• Carbohydrates. Research suggests that this is the most important nutrient with respect to endurance exercise and is essential for peak performance. Sources of carbohydrates include; 1 banana is equal to 20 gram of carbohydrates, 1 cup of blueberries is about 20 grams of carbohydrates, 1 potato is about 35 grams of carbohydrates, 1 cup of cooked rice is about 45 grams of carbohydrates, 1 cup of cooked oatmeal is about 50 grams of carbohydrates and 1 cup of cooked quinoa is about 34 grams of carbohydrates. 1 slice of bread is 20 grams of carbohydrates. In order to consume great carbohydrates, try eating fruit, starchy vegetables and grains. Try to avoid processed foods, candy, doughnuts and cookies where possible. 
  • Fat. One palm size portion of nuts and seeds daily, or fish such as salmon will give you sufficient fat consumption in addition to the fat content of other foods that are likely consumed in a day. Try to eat foods like, chia seeds, walnuts, flax seed and salmon. Try to avoid too much other meats, vegetable oils, peanuts and dairy.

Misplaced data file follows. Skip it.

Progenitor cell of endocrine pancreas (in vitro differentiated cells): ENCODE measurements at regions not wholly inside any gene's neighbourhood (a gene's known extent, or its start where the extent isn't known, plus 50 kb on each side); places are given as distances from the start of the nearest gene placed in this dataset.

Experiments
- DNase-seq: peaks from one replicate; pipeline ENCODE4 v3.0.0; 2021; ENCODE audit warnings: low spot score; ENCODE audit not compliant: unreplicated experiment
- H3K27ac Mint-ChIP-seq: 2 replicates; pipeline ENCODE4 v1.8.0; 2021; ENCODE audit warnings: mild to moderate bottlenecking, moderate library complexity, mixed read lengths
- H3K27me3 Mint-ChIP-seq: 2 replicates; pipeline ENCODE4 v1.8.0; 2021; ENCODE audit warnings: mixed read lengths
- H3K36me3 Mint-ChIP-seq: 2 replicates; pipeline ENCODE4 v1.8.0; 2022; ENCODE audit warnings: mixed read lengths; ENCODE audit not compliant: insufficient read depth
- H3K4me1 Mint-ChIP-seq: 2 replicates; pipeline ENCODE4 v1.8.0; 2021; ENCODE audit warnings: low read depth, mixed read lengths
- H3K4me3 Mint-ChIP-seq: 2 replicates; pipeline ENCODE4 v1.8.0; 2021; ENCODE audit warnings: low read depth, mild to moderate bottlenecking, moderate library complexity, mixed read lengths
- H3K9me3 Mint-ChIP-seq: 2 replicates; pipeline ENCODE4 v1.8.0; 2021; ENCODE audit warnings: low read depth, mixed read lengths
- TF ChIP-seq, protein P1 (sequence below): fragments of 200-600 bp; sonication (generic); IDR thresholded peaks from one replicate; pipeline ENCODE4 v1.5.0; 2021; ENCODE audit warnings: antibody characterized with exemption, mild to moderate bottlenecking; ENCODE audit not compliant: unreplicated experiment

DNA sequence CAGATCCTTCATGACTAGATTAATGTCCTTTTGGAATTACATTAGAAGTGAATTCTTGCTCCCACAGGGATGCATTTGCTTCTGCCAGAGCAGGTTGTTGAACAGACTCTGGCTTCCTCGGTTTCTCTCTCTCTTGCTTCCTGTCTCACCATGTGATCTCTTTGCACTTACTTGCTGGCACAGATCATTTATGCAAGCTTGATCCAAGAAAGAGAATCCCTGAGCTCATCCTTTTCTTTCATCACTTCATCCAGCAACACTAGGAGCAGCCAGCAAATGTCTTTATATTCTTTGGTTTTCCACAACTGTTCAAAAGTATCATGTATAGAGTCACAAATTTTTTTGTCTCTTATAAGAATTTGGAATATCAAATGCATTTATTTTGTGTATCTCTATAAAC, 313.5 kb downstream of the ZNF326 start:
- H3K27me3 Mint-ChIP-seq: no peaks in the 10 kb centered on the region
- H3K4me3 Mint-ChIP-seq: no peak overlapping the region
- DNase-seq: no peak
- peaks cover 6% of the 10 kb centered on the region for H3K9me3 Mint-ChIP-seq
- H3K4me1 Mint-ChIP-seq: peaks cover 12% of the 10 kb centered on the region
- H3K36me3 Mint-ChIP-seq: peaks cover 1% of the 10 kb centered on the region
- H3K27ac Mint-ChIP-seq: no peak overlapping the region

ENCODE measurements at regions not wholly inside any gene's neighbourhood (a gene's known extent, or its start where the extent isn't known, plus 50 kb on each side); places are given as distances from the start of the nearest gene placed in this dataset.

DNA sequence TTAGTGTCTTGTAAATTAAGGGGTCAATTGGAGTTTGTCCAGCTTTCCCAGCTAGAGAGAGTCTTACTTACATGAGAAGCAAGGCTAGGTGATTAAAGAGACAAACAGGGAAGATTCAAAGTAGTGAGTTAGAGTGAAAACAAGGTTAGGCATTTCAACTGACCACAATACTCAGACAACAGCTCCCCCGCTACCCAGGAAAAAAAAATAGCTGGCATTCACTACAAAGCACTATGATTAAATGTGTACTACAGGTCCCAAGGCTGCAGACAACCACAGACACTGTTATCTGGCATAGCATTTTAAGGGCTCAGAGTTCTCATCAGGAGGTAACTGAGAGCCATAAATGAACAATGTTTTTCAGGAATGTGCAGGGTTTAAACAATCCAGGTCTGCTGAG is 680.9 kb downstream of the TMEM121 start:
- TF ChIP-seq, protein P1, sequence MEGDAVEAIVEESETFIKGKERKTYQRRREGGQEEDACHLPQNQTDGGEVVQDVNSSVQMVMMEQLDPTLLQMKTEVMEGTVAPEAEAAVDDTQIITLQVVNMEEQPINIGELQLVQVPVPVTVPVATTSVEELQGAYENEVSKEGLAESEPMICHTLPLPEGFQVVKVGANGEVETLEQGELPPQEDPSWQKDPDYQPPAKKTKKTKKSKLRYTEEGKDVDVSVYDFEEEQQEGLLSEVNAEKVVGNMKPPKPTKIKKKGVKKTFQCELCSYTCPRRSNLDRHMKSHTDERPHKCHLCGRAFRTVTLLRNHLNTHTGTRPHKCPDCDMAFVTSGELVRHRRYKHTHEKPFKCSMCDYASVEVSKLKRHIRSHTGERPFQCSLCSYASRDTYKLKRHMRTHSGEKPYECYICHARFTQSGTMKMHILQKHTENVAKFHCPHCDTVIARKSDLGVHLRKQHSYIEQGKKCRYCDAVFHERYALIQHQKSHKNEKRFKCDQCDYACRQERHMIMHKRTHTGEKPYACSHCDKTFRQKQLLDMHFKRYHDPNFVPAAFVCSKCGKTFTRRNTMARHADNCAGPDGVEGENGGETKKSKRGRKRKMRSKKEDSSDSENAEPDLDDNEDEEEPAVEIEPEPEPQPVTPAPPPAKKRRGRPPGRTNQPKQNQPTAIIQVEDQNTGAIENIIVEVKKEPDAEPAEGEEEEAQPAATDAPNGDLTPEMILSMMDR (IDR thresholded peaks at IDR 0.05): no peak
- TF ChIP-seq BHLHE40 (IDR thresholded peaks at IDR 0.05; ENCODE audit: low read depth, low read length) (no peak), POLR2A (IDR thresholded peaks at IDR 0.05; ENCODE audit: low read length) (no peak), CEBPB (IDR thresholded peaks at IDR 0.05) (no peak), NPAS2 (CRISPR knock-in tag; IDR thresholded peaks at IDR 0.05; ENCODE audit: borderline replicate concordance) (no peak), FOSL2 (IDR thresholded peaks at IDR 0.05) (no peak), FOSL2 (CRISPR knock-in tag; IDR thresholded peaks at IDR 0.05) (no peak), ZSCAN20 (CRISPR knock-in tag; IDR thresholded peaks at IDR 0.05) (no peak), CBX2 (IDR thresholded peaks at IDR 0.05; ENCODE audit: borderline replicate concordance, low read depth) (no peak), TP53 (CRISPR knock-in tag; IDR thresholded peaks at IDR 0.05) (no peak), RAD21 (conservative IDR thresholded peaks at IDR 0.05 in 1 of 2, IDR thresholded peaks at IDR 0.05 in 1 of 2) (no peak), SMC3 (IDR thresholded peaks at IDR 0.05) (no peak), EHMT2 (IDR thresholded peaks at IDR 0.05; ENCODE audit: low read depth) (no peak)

• Protein. Protein consumption per meal should be around the 20-40 grams per meal mark. Ideally we are always trying to consume protein immediately after a workout. Try to eat more plant based proteins. Examples include, 1 cup of beans is about 15g of protein, 1cup of lentils is about 18 grams of protein, 1 cup of meat is about 14 grams of protein. 2 tablespoons of nuts or seeds is about 7 grams of protein, 1 cup of rice is about 4 grams of protein and 1 cup of quinoa will be about 8 grams of protein. Try to eat things like beans, lentils, salmon, and tofu. Try to avoid too much protein from animal sources.